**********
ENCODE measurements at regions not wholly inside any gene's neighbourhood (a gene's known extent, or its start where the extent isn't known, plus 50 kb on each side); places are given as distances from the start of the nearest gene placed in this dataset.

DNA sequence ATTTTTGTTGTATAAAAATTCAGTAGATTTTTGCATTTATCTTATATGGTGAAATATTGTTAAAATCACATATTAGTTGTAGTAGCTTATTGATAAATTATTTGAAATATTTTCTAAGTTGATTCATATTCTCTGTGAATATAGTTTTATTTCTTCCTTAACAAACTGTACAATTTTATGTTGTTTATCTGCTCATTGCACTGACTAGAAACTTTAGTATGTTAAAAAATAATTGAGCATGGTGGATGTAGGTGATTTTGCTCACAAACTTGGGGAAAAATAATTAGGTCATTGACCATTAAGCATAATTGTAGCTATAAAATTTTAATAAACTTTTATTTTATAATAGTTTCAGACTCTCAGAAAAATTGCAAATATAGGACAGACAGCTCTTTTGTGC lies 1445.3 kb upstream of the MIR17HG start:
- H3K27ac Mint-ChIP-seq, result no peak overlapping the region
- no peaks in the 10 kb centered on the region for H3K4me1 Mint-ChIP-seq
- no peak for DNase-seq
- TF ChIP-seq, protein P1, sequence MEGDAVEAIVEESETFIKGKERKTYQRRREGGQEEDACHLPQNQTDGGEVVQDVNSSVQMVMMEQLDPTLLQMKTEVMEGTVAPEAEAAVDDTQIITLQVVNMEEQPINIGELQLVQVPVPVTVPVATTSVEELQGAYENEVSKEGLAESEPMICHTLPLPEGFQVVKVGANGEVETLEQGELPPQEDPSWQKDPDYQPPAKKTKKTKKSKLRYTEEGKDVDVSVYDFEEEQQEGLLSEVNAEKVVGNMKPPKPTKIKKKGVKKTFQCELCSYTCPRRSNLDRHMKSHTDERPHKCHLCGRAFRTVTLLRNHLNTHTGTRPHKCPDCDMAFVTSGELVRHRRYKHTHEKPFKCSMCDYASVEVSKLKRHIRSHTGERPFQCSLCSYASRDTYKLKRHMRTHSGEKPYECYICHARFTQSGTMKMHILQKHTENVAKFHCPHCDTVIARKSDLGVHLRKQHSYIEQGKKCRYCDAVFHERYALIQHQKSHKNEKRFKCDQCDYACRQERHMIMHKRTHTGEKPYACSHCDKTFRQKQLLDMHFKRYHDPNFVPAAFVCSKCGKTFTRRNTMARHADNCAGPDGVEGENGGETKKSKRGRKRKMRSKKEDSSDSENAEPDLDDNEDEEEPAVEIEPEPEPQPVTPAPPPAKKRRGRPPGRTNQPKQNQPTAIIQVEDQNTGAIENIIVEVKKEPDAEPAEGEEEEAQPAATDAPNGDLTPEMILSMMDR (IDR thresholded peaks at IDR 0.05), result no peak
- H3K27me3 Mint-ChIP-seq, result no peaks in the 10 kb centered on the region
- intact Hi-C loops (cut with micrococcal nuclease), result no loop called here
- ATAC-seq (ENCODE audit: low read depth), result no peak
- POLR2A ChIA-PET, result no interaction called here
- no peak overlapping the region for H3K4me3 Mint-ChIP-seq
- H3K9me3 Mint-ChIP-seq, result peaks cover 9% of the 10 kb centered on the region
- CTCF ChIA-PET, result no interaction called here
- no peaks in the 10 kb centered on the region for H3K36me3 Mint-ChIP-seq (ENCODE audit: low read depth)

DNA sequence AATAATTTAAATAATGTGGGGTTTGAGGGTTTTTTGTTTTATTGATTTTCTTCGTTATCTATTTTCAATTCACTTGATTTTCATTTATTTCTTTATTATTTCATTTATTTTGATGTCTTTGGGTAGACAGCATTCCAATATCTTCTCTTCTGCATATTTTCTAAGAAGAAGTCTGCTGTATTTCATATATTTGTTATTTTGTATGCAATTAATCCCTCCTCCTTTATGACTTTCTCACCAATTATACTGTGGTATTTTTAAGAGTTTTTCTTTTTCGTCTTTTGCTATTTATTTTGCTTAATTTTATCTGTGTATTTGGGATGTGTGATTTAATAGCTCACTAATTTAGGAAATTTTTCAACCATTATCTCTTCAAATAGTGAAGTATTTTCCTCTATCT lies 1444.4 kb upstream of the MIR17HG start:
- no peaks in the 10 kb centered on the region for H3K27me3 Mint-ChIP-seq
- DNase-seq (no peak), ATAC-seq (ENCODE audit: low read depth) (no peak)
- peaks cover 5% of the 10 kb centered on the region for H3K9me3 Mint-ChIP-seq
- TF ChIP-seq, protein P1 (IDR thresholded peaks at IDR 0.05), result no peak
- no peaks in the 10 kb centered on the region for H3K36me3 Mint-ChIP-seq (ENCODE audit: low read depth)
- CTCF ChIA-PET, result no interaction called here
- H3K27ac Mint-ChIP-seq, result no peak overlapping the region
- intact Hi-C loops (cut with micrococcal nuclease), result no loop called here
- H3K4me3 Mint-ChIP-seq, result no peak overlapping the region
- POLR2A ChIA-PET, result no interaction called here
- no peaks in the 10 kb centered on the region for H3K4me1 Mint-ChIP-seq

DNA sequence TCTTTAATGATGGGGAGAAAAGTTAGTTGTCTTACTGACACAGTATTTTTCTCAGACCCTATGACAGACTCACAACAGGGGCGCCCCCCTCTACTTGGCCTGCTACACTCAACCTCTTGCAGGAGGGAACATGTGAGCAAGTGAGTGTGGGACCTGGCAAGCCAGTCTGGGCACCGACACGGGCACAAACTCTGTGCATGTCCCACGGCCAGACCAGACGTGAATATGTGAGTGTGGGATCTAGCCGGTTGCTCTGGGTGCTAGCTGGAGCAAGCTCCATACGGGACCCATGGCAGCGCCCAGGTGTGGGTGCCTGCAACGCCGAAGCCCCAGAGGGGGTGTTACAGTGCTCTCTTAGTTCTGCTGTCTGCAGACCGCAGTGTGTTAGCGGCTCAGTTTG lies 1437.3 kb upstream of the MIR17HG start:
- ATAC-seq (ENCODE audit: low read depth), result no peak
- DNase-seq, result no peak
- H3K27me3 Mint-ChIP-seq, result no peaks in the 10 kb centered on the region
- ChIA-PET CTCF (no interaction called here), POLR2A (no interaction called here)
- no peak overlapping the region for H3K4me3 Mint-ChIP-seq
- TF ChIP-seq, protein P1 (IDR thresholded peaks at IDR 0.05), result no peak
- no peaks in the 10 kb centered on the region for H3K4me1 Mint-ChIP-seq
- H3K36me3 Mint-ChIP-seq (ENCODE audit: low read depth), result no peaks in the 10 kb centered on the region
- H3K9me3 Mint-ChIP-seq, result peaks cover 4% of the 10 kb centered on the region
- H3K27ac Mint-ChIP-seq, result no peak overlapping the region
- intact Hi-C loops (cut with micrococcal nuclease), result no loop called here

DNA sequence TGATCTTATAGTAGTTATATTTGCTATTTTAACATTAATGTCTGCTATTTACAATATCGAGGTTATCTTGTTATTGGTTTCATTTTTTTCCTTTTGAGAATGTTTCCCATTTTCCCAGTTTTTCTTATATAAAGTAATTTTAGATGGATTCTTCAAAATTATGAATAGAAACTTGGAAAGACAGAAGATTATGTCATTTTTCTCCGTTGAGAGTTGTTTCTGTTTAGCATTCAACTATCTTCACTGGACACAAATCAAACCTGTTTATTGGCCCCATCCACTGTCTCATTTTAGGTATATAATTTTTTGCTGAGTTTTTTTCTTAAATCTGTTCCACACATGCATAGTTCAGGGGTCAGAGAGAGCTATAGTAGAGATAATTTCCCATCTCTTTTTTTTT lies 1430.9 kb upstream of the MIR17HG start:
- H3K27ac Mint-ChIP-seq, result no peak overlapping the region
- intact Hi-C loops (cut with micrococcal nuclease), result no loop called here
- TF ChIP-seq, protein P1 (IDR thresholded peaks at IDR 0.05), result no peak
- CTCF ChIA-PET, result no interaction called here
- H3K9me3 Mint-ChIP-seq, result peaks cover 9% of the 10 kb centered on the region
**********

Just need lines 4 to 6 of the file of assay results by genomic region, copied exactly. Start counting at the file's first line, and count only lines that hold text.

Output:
- no peaks in the 10 kb centered on the region for H3K4me1 Mint-ChIP-seq
- no peak for DNase-seq
- TF ChIP-seq, protein P1, sequence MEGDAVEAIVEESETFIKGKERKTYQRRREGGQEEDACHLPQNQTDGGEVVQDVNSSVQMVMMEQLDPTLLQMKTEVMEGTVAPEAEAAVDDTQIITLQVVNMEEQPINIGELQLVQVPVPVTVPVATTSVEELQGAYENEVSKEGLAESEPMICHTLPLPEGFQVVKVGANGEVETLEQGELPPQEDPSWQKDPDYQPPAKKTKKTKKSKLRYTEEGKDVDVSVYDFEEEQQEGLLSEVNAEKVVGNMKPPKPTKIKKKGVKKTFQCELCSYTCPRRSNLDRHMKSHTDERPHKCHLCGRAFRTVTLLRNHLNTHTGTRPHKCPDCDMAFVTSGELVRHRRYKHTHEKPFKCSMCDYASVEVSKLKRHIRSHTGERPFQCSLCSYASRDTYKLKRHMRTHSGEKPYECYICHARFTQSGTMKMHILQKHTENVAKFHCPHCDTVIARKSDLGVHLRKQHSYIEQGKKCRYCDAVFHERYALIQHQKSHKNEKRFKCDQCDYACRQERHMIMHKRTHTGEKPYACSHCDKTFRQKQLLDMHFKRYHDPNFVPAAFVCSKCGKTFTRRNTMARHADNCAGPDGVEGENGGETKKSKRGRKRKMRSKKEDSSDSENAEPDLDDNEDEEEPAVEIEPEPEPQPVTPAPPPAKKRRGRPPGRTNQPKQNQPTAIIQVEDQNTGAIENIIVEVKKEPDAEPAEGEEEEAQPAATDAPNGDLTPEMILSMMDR (IDR thresholded peaks at IDR 0.05), result no peak